Tuesday, February 5, 2013
On Saturday morning I followed Mabel Watson Payne from Grandma's garden into Grandma's kitchen to peek at the home-baked pineapple upside-down cake on its pink platter, destined (we knew) to be dessert for lunch (after gardening was done) as well as my Birthday Cake.
As too often on other occasions, I let Mabel examine with her finger what almost any other grown-up would have prevented her from examining with her finger. But I could not persuasively make the argument to myself that her eyes alone could tell her all she wished to know, much less that her dear, wee, reasonably-clean and quite careful finger could do the cake or its other eaters any harm.
Mabel (so far as either one of us knew) had never seen a pineapple upside-down cake before. We held a long discussion (in its presence) about the upside-down aspect of the upside-down cake. I described and pantomimed the acrobatic feat Grandma had accomplished before our arrival, flipping the cake (still burning hot from the oven) out of its baking pan onto the platter, and Mabel longed to have seen such a thing.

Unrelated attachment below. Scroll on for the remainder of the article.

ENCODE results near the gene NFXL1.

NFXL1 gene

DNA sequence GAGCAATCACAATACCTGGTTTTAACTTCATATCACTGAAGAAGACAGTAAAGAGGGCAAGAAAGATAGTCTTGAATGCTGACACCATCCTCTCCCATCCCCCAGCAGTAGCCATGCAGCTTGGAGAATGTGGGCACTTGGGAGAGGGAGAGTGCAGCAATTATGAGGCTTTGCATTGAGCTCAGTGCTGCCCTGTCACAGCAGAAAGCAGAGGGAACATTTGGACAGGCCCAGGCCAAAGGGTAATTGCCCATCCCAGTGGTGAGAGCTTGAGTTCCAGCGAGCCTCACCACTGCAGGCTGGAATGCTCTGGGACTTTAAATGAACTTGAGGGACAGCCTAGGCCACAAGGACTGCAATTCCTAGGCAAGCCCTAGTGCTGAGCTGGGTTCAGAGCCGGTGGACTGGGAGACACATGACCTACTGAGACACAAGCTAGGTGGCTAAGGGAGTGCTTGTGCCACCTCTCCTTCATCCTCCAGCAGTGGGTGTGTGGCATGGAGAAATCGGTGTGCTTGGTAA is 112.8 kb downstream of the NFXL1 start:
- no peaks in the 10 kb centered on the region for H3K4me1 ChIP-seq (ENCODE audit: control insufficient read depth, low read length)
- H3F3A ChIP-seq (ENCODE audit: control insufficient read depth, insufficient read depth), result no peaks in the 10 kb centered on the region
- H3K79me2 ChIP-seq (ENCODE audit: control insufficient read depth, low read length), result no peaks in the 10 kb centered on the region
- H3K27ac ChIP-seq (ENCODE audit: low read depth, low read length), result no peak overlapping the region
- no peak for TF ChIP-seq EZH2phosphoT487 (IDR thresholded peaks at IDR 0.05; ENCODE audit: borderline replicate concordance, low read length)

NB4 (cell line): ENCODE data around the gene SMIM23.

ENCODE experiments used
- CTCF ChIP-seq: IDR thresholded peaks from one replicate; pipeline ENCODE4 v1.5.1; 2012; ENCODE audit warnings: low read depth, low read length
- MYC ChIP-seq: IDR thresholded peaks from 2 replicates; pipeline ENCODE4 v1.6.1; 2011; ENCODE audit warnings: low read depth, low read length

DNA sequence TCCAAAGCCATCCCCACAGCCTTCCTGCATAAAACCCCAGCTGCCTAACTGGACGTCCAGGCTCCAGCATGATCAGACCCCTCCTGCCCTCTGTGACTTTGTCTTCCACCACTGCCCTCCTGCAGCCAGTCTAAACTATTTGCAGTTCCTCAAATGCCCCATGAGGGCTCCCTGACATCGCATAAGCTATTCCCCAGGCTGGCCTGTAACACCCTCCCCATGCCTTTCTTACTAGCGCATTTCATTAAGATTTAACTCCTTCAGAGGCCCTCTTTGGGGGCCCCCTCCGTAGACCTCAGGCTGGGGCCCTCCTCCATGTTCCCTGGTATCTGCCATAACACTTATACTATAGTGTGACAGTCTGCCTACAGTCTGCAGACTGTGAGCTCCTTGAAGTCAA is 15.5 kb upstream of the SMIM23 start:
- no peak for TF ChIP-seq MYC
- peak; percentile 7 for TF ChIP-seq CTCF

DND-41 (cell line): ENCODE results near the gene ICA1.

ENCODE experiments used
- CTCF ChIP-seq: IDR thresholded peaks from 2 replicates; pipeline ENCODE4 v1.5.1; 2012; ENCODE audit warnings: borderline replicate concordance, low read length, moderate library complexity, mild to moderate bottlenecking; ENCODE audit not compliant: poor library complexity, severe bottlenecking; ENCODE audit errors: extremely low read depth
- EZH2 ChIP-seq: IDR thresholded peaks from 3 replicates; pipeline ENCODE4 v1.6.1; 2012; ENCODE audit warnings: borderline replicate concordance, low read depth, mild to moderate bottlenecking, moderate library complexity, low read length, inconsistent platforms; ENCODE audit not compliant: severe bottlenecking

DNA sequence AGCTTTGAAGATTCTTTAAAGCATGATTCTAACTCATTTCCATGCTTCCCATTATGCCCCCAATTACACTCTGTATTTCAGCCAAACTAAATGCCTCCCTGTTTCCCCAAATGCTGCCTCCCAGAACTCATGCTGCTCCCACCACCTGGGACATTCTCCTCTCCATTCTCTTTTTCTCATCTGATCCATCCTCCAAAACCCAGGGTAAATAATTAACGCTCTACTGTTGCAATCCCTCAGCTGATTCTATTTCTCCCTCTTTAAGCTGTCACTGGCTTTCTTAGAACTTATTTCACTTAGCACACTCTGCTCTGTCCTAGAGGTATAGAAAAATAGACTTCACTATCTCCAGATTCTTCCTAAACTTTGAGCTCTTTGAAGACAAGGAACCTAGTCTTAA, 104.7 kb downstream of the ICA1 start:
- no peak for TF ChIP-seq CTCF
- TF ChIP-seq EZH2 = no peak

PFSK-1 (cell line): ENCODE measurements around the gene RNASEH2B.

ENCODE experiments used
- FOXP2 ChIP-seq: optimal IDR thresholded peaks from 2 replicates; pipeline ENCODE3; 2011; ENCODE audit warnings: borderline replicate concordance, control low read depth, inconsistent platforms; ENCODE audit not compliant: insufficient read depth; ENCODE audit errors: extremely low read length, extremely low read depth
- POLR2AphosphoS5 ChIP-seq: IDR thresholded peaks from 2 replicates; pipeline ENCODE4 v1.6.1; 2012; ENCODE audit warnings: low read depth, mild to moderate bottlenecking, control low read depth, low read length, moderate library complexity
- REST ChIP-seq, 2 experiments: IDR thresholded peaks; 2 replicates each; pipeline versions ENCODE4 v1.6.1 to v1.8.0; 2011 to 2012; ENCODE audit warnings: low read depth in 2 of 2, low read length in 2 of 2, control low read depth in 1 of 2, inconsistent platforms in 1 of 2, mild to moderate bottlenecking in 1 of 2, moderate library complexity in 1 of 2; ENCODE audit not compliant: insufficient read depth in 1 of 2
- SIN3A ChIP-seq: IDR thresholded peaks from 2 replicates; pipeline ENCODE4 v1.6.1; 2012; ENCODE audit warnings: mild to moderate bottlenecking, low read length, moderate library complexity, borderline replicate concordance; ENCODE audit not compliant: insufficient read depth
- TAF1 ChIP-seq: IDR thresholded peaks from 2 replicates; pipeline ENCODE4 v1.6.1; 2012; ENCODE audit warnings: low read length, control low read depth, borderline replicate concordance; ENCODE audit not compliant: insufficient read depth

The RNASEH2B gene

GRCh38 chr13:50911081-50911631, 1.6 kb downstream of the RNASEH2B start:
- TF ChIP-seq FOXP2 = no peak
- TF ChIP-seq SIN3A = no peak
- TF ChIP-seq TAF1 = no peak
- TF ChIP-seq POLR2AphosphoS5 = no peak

In olden days – when Mabel's mother was Mabel's age – we would use a glass baking dish for pineapple upside-down cake. Grandma had used a metal pan this year instead, I noticed, and surmised she had worried the glass pan would now be too heavy for her to flip. But I did not think Mabel would be interested in that (hypothetical) aspect of the situation. The bravery and ingenuity of the elderly in face of their own increasing feebleness is not a proper subject for the consideration of a two-year-old.
A special piece of birthday good luck (though probably in its cause attributable to the overall bad luck of climate change) decreed that we could eat the birthday lunch outside. The sun was intermittent but the air was warmer than anybody would dare to count on in the middle of a Northern California winter.
We agreed the pineapple upside-down cake tasted even better than it looked.